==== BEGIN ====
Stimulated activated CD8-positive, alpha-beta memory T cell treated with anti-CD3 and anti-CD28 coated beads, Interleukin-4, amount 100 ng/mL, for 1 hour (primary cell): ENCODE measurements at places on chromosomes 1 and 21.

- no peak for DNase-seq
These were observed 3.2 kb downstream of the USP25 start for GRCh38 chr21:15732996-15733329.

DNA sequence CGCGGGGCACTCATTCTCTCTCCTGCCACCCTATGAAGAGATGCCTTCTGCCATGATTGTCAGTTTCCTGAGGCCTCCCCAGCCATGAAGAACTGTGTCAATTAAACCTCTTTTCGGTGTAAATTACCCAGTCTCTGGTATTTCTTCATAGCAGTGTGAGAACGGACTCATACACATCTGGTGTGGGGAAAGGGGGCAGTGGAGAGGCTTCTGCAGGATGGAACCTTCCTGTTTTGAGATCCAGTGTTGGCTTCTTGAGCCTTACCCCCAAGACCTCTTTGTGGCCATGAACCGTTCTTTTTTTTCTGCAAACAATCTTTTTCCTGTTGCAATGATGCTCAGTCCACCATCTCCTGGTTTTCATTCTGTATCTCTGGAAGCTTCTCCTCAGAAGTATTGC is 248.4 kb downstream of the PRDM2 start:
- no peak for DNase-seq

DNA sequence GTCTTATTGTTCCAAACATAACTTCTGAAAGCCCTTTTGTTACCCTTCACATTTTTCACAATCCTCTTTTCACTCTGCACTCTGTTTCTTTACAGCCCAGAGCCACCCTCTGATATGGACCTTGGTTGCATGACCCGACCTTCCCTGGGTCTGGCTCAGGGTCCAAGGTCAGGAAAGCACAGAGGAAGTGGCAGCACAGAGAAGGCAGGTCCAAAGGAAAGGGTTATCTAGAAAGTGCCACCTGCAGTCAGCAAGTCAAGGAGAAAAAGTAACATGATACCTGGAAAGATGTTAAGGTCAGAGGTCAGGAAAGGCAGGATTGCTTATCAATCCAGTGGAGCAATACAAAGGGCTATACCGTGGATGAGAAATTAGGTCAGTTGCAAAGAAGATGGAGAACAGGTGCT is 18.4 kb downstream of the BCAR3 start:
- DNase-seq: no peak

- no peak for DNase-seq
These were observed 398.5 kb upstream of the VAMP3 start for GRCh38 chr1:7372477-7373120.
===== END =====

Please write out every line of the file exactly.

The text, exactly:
Stimulated activated CD8-positive, alpha-beta memory T cell treated with anti-CD3 and anti-CD28 coated beads, Interleukin-4, amount 100 ng/mL, for 1 hour (primary cell): ENCODE measurements at places on chromosomes 1 and 21.

- no peak for DNase-seq
These were observed 3.2 kb downstream of the USP25 start for GRCh38 chr21:15732996-15733329.

DNA sequence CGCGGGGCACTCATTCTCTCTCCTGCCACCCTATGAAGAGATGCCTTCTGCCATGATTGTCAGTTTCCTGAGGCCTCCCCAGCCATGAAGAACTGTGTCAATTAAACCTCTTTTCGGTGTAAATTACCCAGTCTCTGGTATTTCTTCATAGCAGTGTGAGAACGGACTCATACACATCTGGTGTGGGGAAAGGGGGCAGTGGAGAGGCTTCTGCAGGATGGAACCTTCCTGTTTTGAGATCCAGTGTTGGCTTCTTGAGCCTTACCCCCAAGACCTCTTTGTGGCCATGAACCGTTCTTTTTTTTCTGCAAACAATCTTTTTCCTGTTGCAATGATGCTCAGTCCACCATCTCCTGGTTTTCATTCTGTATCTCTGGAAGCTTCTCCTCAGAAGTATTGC is 248.4 kb downstream of the PRDM2 start:
- no peak for DNase-seq

DNA sequence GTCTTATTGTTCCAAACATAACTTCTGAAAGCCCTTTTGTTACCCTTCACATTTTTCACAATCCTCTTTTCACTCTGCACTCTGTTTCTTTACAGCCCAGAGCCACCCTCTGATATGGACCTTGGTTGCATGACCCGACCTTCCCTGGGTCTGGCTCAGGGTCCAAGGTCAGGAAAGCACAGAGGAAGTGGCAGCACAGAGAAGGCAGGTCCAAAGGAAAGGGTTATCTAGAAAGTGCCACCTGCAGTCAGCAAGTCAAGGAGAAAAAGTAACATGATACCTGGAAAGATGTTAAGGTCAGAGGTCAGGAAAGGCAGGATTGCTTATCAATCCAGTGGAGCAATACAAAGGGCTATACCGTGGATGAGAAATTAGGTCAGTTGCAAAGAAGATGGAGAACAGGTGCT is 18.4 kb downstream of the BCAR3 start:
- DNase-seq: no peak

- no peak for DNase-seq
These were observed 398.5 kb upstream of the VAMP3 start for GRCh38 chr1:7372477-7373120.